Cellular LPWAN to double over the next five years
A new report from Kaleido Intelligence has found that cellular LPWAN (Low Power Wide Area Networks consisting of NB-IoT and LTE-M) connectivity revenue will grow over twofold over the next 5 years, reaching $2.3 billion, compared to less than $900 million in 2022.
The report found that China will account for approximately 55% of cellular LPWAN connectivity revenues in 2027, due to continued strong growth in NB-IoT deployments. The rest of the world will see LTE-M edge NB-IoT in terms of connection installed base, reaching 51% market share by the end of the forecast period, due to LTE-M’s more direct incorporation into cellular standards.
International roaming is a critical factor in supporting the growth of NB-IoT and LTE-M, and the lack of widespread roaming agreements thus far has hampered the growth of cellular LPWAN outside of China. Nevertheless, this landscape is changing, with an increasing number of agreements having been concluded to facilitate regional roaming.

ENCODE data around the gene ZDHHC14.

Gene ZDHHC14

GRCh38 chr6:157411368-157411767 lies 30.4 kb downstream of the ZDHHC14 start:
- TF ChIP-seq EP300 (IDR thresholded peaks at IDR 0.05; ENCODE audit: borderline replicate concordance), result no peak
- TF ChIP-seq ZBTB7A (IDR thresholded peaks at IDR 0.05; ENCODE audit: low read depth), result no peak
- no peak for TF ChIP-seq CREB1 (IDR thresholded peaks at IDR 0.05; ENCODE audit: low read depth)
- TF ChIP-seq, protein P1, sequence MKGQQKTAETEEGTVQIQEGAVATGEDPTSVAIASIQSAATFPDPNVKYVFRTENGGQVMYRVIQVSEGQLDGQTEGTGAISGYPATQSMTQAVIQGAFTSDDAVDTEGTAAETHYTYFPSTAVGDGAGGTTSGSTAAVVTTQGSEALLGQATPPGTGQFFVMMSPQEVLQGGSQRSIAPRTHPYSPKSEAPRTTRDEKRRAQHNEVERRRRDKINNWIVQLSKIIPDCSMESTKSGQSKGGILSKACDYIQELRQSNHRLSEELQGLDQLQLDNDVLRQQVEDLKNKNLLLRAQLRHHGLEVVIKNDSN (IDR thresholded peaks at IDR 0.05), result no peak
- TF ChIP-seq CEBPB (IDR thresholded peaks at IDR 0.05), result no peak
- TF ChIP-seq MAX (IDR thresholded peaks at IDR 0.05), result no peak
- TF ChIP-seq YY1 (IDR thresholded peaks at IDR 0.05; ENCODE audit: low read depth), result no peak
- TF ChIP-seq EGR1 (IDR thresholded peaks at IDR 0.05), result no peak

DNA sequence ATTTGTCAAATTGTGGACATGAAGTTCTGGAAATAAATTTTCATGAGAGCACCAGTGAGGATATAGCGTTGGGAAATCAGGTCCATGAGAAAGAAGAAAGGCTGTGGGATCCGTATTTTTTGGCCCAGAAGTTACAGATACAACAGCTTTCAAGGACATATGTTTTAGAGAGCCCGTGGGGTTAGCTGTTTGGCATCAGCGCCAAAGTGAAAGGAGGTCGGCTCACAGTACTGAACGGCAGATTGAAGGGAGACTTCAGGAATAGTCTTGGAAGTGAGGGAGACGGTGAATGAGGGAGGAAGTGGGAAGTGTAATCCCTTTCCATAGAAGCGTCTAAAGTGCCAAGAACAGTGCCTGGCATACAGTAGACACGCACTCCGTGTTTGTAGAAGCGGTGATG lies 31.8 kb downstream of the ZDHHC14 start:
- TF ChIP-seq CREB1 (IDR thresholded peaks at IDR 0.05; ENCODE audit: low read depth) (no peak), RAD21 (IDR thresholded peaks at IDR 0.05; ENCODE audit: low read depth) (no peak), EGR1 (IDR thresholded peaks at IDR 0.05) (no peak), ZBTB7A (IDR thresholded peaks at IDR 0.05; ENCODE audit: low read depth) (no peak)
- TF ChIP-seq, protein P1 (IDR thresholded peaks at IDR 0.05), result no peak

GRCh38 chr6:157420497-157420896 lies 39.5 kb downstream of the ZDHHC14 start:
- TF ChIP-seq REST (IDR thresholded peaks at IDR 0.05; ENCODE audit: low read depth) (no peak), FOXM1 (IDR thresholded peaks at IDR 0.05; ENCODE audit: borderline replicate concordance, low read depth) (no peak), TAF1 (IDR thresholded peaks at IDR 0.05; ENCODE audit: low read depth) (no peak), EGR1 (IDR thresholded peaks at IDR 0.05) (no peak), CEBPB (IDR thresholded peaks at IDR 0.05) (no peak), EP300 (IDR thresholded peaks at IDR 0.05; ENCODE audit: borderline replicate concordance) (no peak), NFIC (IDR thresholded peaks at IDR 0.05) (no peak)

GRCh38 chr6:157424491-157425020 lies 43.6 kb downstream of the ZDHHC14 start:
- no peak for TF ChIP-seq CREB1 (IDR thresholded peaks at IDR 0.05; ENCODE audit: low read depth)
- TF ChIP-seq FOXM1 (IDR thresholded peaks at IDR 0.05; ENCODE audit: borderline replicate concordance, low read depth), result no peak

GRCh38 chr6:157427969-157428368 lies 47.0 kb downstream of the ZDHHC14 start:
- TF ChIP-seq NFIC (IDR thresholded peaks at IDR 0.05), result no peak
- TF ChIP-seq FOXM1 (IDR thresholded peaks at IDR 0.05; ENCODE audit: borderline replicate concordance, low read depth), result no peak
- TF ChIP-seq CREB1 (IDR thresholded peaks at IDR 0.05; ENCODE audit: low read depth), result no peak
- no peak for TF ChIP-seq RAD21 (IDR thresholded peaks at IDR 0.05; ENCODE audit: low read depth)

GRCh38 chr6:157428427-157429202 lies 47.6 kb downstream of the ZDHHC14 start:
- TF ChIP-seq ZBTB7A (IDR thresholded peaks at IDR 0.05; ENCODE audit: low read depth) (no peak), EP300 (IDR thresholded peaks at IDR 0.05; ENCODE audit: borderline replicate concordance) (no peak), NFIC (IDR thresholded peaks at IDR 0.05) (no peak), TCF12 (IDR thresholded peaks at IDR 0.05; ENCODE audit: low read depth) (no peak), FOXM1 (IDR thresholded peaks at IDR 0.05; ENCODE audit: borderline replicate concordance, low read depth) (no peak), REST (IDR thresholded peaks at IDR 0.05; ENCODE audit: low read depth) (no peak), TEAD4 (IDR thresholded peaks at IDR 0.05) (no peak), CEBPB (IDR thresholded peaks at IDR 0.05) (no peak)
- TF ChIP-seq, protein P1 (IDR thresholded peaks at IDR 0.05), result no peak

Europe is expected to become a key LPWAN roaming region, with roughly a third of all LPWAN connections roaming outbound by the end of 2027.
Kaleido expects significant traction for roaming LPWAN to build from 2024 onwards, as PSM/eDRX modes are more broadly implemented in roaming agreements. Additionally, this year will see increasing operator migration towards the Billing and Charging Evolution (BCE) standard, which will enhance the opportunity to charge cellular LPWAN connectivity more effectively in roaming scenarios.
Monetisation in general is a problem for cellular LPWAN. With data rates low across the ecosystem, traditional operator monetisation strategies yield little revenue, with the average connection only expected to bring in 16 cents per month in 2022, declining to less than 10 cents in 2027 and approaching $1 per year on average for LPWAN connectivity.
Operators and connectivity providers must embrace initiatives such as BCE and VAS enablement in order to make this area of the IoT more profitable, and thereby increase investment in the sector.
James Moar, Principal Analyst at Kaleido remarked: “LPWAN has a delicate balancing act to maintain. Data-based monetisation has been shown to be uneconomical for network operators. Connectivity providers need to look to the BCE specification, non-cellular billable metrics and VAS to make LPWAN a more lucrative opportunity, while keeping the costs of connectivity itself low enough to keep the technology appealing to end users”.